In many ways, Form 1099-K looks similar to other documents that contribute to your tax return. For example, it has your tax identification number, state identification number and gross income.

However, that’s where the similarities stop. Form 1099-K is unique because it’s built to keep track of payments made through a “payment settlement entity,” or PSE. The form asks what kind of transactions you’re dealing with, as defined by the IRS:

  • Payment card: This covers all transactions using a payment card, including those where you use an account number or other identifying data (such as a credit card number).
  • Third-party network: This covers all transactions made through apps and platforms such as PayPal, Cash App and Venmo.

Keep in mind that these transactions only show up on your Form 1099-K after they exceed minimum reporting thresholds (more on that later).

Form 1099-K also reports the gross amount of “Card Not Present” transactions, which is any payment where a credit card isn’t physically present. In most cases, this will be the same as the gross amount of “payment card/third-party network transactions,” covered by another box on the form.

Who Gets Form 1099-K?

 A Form 1099-K tracks business income, whether from a small business or for a self-employed individual. Technically speaking, though, it’s not just work-related transactions that require this documentation.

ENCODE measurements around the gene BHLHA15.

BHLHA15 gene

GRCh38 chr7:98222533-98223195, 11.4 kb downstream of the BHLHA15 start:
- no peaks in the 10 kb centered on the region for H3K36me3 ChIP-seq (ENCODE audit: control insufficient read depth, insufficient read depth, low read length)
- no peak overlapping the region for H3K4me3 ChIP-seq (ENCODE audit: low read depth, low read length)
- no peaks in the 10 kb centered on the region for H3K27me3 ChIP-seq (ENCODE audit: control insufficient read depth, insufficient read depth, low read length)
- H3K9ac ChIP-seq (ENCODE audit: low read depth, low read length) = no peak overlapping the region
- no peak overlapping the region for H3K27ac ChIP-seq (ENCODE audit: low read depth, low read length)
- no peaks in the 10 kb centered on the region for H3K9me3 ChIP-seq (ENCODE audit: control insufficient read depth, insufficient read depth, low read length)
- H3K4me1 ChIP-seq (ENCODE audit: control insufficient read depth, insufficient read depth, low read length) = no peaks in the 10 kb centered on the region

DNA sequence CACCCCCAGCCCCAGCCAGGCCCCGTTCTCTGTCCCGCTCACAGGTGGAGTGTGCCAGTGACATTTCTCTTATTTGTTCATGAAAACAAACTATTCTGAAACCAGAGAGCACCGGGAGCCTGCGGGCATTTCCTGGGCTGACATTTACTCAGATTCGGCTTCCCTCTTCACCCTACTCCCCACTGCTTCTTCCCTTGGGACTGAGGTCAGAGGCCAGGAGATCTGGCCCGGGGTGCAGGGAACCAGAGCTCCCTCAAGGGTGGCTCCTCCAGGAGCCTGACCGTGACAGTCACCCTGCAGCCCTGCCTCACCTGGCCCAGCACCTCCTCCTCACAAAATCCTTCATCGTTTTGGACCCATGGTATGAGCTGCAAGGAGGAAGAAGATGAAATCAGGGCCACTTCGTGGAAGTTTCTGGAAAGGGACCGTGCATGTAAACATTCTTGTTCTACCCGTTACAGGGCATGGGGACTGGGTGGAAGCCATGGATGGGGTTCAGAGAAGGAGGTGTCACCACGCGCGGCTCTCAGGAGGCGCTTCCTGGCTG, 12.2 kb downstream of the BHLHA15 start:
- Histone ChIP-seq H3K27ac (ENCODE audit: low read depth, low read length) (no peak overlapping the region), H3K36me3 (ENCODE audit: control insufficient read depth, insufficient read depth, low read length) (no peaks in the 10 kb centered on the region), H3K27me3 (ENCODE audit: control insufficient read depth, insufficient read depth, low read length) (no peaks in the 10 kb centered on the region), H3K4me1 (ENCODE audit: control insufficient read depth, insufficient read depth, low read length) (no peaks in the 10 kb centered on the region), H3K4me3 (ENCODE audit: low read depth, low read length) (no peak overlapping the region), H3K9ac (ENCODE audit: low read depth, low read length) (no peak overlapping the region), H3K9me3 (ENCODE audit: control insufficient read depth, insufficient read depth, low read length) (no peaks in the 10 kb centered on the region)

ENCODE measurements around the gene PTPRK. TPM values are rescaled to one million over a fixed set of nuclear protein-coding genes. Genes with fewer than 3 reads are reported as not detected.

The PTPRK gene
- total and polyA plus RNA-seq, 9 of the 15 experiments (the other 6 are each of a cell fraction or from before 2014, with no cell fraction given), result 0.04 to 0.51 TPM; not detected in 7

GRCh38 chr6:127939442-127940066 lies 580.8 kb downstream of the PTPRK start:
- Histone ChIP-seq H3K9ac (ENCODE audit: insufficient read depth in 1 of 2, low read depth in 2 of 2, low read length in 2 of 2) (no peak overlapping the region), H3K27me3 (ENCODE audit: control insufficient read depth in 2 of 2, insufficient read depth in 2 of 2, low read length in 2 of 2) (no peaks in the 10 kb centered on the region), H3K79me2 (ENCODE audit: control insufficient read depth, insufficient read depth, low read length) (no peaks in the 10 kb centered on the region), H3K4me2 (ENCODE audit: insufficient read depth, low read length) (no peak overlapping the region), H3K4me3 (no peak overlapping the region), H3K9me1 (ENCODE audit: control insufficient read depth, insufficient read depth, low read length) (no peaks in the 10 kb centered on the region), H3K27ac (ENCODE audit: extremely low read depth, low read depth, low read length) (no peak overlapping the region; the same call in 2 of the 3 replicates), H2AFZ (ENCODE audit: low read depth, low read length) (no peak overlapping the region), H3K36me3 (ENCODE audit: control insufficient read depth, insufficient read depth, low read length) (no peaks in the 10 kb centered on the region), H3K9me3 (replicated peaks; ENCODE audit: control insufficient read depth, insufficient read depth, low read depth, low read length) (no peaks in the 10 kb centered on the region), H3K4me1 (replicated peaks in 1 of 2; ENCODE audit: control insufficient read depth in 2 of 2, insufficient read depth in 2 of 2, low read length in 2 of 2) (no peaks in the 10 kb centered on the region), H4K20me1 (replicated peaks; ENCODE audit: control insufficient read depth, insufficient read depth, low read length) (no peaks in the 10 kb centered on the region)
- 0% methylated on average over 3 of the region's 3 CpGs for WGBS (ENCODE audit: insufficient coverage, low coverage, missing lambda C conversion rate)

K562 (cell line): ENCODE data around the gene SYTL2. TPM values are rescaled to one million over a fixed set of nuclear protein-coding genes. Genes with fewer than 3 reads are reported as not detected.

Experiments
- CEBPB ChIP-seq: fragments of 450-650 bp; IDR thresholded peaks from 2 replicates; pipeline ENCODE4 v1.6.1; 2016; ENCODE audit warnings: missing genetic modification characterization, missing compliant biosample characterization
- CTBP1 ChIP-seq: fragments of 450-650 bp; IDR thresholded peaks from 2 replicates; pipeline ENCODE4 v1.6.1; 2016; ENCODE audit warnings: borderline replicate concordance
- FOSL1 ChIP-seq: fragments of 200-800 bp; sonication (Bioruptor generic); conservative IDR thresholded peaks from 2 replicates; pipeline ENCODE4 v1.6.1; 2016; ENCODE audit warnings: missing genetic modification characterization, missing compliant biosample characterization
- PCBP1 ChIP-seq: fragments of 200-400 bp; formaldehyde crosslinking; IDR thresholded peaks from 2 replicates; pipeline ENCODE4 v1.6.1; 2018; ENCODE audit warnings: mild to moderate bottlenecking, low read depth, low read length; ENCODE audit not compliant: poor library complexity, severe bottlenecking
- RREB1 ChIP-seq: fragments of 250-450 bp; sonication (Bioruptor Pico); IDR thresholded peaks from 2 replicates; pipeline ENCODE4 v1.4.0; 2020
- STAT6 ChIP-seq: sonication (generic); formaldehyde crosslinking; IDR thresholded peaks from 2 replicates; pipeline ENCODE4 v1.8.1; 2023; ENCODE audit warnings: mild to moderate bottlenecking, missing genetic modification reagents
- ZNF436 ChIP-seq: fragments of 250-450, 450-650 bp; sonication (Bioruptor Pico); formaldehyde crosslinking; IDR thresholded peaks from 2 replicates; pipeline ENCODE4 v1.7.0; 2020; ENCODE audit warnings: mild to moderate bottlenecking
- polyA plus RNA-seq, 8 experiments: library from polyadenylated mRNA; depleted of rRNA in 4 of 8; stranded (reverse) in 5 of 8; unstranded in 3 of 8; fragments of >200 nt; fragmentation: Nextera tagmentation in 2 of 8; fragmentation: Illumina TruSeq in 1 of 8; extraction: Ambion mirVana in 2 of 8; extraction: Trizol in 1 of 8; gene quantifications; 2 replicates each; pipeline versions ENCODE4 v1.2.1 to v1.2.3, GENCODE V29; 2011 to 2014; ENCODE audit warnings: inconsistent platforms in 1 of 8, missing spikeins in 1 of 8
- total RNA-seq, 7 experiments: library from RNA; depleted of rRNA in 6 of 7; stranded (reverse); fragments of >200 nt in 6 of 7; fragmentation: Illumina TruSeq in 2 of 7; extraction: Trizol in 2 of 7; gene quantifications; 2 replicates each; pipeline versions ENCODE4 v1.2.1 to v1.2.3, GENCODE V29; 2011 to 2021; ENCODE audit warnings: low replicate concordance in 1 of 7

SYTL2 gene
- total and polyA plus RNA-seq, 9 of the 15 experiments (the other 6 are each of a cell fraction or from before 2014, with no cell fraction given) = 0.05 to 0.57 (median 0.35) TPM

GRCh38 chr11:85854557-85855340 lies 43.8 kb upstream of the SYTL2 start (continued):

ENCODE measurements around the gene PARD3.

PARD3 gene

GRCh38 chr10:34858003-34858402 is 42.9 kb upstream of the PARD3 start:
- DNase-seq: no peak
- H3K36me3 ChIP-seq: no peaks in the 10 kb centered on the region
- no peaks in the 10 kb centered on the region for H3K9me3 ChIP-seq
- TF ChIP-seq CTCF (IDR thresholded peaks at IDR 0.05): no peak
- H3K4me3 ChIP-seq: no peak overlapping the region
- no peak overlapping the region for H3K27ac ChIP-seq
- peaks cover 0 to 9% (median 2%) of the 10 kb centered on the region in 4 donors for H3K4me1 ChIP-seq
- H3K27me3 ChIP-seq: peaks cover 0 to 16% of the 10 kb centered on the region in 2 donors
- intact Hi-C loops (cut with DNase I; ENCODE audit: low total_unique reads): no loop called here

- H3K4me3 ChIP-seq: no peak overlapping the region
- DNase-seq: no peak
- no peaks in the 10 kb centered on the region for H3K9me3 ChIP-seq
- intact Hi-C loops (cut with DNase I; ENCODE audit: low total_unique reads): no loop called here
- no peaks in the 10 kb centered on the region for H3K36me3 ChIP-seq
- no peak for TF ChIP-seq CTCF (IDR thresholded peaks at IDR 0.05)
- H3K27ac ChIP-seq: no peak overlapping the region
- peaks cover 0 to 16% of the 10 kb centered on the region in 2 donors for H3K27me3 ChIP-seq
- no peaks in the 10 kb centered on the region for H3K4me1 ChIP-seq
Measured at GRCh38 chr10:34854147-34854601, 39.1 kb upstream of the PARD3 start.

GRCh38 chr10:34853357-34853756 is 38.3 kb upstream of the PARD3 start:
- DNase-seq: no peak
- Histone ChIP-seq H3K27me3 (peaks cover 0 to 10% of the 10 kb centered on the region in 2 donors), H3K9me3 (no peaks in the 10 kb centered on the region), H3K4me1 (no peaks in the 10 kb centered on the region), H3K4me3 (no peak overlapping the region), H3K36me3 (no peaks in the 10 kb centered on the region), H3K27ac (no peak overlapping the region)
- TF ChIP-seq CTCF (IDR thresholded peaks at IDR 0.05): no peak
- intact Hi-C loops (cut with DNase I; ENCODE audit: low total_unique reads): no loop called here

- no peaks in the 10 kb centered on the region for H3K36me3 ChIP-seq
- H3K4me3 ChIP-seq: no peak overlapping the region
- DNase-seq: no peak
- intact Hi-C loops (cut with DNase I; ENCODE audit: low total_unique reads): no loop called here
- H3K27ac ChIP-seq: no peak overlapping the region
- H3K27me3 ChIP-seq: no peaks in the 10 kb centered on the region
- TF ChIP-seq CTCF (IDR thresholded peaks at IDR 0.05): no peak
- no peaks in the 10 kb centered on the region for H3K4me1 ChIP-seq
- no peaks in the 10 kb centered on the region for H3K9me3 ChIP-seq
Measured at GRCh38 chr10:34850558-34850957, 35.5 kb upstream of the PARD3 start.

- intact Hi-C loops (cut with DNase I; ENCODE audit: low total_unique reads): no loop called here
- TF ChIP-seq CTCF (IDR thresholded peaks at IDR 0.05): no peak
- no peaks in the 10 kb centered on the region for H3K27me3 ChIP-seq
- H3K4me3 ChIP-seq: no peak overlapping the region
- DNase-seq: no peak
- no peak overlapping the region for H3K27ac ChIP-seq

Say you have an antique ring. You decide to sell it — and because it’s a rare piece, you make a profit on the sale. (In this case, that means you bought it for one price and sold it for even more.) While this is a personal payment, you should still report this income on your tax return; that means you might get Form 1099-K, depending on how much you made from the sale.

That’s right: This document may record business income, sale of personal items or income from side gigs. Keep in mind that even if you don’t get a Form 1099-K, you still have to report income from goods or services on your tax return.

What Should You Do With Form 1099-K?

These days, there are all kinds of income streams. That means a single document may not track every dollar you make — so Form 1099-K is one of many that work together to help you report your income.